RC filters, integrators and differentiators

Joe Wolfe
School of Physics, The University of New South Wales.

This page explains how RC circuits work as filters (high-pass or low-pass), integrators and differentiators. For an introduction to AC circuits, resistors and capacitors, see AC circuits.

filter pic

A triangle wave (upper trace) is integrated to give a rounded, parabolic wave.

Overview. A low pass filter passes low frequencies and rejects high frequencies from the input signal. And vice versa for a high pass filter. The simplest of these filters may be constructed from just two low-cost electrical components. Over appropriate frequency ranges, these circuits also integrate and differentiate (respectively) the input signal.

Low pass filter

A first order, low pass RC filter is simply an RC series circuit across the input, with the output taken across the capacitor. We assume that the output of the circuit is not connected, or connected only to high impedance, so that the current is the same in both R and C.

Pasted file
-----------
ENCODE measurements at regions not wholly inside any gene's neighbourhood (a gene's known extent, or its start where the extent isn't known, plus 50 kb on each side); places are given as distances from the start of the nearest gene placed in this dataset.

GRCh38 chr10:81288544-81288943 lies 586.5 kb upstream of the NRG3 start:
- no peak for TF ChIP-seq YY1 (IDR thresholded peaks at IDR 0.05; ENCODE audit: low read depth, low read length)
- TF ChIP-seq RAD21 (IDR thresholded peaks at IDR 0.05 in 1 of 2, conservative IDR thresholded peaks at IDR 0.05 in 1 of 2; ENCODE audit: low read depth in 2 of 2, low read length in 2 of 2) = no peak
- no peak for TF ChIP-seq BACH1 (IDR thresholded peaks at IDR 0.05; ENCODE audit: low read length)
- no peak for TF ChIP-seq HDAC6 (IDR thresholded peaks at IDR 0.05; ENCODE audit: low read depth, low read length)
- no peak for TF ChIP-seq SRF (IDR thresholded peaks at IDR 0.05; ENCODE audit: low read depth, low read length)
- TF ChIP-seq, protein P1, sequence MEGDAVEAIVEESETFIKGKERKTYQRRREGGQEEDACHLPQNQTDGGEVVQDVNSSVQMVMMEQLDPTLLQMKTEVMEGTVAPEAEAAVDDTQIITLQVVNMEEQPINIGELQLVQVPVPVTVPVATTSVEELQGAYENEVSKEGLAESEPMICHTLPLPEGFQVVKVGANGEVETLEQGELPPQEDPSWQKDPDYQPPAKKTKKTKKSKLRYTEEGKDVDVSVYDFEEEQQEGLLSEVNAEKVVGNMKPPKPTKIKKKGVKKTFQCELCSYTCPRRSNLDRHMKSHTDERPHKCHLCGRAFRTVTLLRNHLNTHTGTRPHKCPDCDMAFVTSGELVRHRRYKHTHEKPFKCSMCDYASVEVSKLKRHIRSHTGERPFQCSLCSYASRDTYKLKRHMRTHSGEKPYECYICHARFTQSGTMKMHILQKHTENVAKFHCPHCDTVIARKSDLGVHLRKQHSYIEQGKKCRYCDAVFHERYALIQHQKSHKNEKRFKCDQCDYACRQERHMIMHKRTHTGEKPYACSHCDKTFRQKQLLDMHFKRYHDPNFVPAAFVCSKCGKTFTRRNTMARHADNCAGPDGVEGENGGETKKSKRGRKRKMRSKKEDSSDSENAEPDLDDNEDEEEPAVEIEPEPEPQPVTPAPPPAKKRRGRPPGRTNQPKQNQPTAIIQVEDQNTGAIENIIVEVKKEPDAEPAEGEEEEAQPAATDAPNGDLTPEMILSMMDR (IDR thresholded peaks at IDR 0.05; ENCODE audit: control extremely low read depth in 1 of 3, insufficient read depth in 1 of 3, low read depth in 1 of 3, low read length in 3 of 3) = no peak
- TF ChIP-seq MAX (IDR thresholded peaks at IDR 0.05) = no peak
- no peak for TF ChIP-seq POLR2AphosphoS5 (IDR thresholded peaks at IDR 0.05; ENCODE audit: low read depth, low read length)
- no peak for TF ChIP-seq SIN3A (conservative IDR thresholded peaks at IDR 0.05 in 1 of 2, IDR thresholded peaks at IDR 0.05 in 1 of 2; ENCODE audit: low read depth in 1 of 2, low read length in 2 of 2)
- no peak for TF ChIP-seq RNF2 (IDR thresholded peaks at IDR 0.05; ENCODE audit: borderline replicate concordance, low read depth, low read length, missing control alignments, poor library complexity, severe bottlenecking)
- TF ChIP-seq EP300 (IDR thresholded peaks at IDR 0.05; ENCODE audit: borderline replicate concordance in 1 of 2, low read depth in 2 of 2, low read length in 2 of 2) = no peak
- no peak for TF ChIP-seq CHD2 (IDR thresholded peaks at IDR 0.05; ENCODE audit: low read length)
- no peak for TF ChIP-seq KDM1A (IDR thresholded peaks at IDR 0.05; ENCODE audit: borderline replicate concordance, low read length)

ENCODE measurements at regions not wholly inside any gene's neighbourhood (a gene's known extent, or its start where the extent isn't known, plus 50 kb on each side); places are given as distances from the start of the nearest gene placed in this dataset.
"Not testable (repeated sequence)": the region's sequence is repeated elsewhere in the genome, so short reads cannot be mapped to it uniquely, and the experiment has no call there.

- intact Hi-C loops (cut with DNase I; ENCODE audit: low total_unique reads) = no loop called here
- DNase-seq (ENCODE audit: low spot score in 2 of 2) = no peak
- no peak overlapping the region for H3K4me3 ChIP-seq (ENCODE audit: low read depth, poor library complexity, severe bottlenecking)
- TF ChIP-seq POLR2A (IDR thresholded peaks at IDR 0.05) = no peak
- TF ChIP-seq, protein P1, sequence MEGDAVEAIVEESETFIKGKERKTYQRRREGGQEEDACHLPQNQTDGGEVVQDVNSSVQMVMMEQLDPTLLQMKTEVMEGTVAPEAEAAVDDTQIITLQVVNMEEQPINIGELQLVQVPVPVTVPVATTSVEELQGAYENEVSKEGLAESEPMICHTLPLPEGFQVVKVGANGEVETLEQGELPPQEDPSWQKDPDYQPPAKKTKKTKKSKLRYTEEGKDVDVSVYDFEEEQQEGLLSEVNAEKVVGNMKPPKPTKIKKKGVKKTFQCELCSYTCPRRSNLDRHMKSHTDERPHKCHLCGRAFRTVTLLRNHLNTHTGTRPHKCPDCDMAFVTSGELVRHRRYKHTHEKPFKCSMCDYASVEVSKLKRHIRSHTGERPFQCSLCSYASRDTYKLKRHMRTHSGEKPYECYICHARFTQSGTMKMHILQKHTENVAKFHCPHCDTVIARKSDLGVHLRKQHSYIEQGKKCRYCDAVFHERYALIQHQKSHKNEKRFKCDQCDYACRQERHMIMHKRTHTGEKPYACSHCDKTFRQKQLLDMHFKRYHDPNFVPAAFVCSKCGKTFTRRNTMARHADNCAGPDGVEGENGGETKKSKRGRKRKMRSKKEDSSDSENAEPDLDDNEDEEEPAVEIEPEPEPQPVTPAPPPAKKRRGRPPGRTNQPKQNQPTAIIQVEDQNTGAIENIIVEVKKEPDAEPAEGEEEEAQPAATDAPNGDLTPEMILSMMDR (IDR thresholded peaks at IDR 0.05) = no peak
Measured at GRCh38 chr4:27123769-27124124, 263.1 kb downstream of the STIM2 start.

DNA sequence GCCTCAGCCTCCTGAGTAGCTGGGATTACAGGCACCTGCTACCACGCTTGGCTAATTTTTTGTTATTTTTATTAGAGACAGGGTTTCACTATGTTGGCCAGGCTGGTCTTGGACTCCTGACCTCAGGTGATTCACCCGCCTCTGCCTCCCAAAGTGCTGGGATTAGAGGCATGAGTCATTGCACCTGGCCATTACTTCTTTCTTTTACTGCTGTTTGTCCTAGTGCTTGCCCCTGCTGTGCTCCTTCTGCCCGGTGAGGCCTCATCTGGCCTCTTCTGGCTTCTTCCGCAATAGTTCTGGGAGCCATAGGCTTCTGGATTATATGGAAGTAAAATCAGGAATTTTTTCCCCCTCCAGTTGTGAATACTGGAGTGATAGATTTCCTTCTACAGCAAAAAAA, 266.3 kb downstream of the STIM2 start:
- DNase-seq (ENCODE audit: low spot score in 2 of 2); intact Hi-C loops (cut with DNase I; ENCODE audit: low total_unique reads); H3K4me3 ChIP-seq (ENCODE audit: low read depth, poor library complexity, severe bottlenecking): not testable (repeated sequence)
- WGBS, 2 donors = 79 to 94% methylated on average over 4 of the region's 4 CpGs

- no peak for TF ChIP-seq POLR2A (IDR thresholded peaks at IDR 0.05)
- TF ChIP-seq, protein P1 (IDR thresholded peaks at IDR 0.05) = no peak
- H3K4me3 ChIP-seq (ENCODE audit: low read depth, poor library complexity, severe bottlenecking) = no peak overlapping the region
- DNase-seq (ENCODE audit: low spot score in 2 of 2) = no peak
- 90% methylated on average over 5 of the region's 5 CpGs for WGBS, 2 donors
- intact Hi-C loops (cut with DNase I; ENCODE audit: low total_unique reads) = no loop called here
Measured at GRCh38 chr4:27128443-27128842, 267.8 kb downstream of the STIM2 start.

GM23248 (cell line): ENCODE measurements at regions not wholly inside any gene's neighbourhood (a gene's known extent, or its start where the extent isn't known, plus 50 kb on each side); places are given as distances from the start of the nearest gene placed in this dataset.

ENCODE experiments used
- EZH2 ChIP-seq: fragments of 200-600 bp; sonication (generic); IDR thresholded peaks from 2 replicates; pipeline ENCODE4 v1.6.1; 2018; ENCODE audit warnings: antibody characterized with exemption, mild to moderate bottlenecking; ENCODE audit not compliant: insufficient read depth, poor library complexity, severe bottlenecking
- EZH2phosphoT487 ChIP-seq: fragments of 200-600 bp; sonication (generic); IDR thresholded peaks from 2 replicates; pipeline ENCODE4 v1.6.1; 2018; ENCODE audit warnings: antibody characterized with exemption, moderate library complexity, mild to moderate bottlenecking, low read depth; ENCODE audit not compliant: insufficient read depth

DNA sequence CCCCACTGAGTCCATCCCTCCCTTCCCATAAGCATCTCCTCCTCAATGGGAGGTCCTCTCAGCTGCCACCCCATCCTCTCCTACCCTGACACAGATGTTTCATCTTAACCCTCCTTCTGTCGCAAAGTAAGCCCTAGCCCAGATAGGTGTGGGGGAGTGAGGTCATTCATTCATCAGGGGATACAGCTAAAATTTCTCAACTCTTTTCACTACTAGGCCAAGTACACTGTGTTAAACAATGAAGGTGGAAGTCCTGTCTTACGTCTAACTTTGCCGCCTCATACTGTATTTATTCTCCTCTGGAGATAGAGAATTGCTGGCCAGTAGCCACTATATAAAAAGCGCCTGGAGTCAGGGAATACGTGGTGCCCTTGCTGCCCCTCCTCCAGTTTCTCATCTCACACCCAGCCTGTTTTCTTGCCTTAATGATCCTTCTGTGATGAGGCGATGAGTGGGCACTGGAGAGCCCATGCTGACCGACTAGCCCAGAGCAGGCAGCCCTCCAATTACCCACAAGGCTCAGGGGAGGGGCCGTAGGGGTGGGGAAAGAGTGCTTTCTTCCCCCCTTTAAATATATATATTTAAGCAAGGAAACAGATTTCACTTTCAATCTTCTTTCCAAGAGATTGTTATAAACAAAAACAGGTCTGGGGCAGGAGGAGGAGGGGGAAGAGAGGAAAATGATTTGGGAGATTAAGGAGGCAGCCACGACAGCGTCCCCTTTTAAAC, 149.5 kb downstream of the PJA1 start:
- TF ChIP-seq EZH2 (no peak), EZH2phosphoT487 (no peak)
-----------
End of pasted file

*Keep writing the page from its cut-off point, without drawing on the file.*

low pass filter
The voltage across the capacitor is IXC = I/wC. The voltage across the series combination is IZRC = I(R2 + (1/wC)2)1/2, so the gain is

    filter algebra
From the phasor diagram for this filter, we see that the output lags the input in phase.
    filter algebra

gain and phase shift of low pass filter

At the angular frequency w = wo = 1/RC, the capacitive reactance 1/wC equals the resistance R. We show this characteristic frequency on all graphs on this page. For instance, if R = 1 kW and C = 0.47 mF, then 1/RC = wo = 2.1 103 rad.s-1, so fo = wo/2p = 340 Hz.

At this frequency, the gain = 1/20.5 = 0.71, as shown on the plot of g(w). The power transmitted usually goes as the gain squared, so the filter transmits 50% of maximum power at fo. Now a reduction in power of a factor of two means a reduction by 3 dB (see What is a decibel?). A signal with frequency f = fo = 1/2pRC is attenuated by 3 dB, lower frequencies are less attenuated and high frequencies more attenuated.

At w = wo, the phase difference is p/4 radians or 45, as shown in the plot of f(w).


High pass filter

    high pass filter